Kings struggle en route to win over Hornets in Vegas


Jun 26, 2014; Brooklyn, NY, USA; A general view as the names of the first round draft picks are displayed above the stage during the 2014 NBA Draft at the Barclays Center. Mandatory Credit: Brad Penner-USA TODAY Sports

It was an ugly game marred by turnovers, poor shooting and frequent whistles. Somehow, some way, it was the Sacramento Kings who stunk a little less than the Charlotte Hornets. The Kings won Sunday’s contest, 72-65, moving them to 1-1 in the Las Vegas Summer League.

This one provided very little room for analysis (64 fouls in 40 minutes!), but here are a few thoughts on the Kings prime players.

BEN MCLEMORE — It was another poor performance from the Kings second-year shooting guard. McLemore (28 MIN, 11 PTS, 4-10 FG, 0-4 3FG, 3-5 FT, 1 REB, 3 TO) again looked rushed on the offensive end — his jumpers were forced and his dribble drives were largely out of control. When given space, McLemore showed his athleticism by scoring at the rim. But the sophomore has struggled to gain separation from defenders because of his inadequacy as a ball-handler.

NIK STAUSKAS — Stauskas (35 MIN, 10 PTS, 3-10 FG, 2-4 3FG, 2-6 FT, 2 REB, 1 AST, 1 TO) had a quiet second game. His shot wasn’t particularly effective, though he did show some nice touch on his first jumper and a later catch-and-shoot effort in the corner. Weight training will be a primary area of improvement for Stauskas, as his 6’6″ frame can really carve out space once he can handle the contact.

QUINCY ACY — Acy (31 MIN, 10 PTS, 2-6 FG, 6-6 FT, 9 REB, 2 AST, 1 STL, 1 TO) battled with Hornets rookie Noah Vonleh, who provided a nice matchup for the Kings big man. Acy provided his typical energy, especially on the boards. His jumper wasn’t quite as effective as it was Friday, but the shots he did make were impressive. Not expecting Acy to hit step-back jumpers, but he’s showing that ability in Vegas.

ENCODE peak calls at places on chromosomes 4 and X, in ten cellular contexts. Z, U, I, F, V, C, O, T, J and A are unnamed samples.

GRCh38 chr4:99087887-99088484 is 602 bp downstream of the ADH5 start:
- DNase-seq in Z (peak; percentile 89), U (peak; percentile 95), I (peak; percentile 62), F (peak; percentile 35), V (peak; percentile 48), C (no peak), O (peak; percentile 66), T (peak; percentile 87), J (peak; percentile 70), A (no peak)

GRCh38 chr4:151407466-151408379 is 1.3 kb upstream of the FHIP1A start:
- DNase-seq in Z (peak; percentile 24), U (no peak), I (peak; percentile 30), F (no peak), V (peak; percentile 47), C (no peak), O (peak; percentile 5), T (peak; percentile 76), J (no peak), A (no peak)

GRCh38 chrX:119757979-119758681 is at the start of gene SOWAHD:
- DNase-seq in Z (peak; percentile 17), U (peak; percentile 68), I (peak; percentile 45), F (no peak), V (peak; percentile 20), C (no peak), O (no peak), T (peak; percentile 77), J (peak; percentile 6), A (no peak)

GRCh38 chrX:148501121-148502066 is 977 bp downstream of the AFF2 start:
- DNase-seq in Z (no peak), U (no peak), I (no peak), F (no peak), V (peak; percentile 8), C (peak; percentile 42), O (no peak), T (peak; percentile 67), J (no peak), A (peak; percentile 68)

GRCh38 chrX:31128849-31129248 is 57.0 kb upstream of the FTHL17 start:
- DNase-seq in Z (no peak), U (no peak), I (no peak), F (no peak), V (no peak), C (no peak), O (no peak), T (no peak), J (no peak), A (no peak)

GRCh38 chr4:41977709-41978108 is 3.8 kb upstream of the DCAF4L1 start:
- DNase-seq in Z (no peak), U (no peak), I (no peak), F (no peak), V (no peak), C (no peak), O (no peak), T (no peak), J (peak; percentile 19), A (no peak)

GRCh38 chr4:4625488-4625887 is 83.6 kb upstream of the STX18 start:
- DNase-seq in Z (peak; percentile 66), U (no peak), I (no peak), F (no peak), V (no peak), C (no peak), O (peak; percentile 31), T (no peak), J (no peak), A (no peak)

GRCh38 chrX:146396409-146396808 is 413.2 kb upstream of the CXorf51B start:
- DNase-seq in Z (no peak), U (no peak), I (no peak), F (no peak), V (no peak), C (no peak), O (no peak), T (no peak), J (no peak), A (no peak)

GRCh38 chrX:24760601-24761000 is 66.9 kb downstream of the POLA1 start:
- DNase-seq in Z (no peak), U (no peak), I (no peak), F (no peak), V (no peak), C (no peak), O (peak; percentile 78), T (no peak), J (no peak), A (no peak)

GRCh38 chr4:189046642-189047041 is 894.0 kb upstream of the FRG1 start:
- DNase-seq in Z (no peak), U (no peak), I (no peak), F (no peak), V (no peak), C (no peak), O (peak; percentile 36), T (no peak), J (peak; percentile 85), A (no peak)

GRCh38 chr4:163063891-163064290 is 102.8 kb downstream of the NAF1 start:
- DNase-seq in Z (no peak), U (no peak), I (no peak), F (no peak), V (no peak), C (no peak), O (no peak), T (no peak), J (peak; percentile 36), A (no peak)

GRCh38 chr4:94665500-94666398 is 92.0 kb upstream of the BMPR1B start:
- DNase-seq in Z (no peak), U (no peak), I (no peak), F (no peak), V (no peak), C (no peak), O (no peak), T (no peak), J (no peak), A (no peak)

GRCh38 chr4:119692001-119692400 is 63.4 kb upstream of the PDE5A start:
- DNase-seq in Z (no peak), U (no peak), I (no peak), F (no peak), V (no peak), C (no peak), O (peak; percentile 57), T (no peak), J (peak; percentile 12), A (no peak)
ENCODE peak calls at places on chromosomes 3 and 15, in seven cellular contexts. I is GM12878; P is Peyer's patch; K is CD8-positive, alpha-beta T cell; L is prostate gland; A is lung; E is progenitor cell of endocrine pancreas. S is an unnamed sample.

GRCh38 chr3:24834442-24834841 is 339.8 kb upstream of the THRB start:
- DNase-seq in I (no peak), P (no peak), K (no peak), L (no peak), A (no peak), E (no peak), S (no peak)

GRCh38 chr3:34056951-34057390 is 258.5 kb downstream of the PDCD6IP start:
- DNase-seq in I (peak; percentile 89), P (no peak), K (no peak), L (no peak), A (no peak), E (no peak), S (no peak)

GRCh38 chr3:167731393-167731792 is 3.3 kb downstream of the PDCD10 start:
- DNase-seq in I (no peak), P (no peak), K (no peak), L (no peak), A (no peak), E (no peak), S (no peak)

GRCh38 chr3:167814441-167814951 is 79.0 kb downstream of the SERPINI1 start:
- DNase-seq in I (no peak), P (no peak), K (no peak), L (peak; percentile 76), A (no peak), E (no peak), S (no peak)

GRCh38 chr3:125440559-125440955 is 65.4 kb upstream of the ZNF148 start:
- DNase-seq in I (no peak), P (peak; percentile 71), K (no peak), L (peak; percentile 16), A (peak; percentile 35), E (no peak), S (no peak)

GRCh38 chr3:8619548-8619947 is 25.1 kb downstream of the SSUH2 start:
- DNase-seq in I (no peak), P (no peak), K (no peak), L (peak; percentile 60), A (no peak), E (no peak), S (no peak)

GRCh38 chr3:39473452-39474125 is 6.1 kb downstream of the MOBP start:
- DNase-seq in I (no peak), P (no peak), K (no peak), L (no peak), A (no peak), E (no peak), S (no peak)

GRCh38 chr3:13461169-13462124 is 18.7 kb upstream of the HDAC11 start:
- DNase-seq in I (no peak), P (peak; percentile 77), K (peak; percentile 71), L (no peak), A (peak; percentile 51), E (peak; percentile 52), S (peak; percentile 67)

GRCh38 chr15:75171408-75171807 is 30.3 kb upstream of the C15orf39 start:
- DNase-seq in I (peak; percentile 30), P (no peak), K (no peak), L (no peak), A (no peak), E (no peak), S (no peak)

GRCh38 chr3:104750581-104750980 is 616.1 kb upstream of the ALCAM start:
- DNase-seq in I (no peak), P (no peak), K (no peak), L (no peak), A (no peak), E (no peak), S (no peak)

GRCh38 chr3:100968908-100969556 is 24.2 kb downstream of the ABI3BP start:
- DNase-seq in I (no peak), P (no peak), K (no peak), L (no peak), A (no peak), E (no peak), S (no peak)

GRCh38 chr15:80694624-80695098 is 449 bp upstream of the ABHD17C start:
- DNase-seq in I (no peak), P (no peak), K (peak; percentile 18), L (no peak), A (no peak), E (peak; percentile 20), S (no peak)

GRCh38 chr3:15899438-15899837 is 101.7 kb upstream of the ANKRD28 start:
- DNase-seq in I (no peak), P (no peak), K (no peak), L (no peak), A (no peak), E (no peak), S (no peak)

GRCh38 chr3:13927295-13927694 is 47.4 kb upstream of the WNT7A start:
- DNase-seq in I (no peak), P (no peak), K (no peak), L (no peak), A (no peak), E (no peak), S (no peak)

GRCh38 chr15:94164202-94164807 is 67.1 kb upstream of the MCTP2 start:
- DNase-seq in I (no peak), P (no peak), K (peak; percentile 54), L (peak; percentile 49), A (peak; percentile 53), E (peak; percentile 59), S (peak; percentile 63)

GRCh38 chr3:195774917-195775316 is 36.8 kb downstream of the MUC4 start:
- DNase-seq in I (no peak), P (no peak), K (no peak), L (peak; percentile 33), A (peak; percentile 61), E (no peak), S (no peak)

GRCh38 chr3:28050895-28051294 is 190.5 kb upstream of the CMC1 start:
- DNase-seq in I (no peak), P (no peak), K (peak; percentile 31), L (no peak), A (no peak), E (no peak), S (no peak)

DERRICK WILLIAMS — Nothing really to report on Williams, who much like the regular season, is failing to assert himself. The Kings are not even getting D-Will (24 MIN, 8 PTS, 2-8 FG, 4-4 FT, 2 REB, 2 TO) to hit the boards, which is imperative when he’s playing power forward.

RAY MCCALLUM — McCallum (24 MIN, 6 PTS, 1-5 FG, 4-4 FT, 2 REB, 2 AST, 2 TO) is steady and under control but has yet to really separate himself. This is the setting where McCallum can be a little more adventurous, so hopefully he starts to probe defenses and create for himself and others.

OTHERS — MarShon Brooks (17 MIN, 11 PTS, 4-7 FG, 3-5 FT, 3 REB) was a bright spot off the Kings bench. As is his scouting report, Brooks showed he can score in a variety of ways and is particularly crafty at getting to the basket. He’d make a solid piece to the Kings regular season bench, but the Kings are pretty full at the wing spots. Ra’shad James (16 MIN, 12 PTS, 3-6 FG, 2-3 3FG, 4-4 FT, 2 REB), a point guard from Northwood University, handled himself well and earned crunch time minutes. James showed a solid touch from the perimeter and got to the rim. Sim Bhullar, the 7’5″ mountain from New Mexico State via India, got his feet wet with a three-minute stint in the first half. He had one memorable play, standing tall against a driving Hornet and stopping him in his tracks. Eric Moreland, the Oregon State forward, showed plenty of energy. Known for his rebounding, Moreland ripped 9 boards in 21 minutes and also blocked four shots.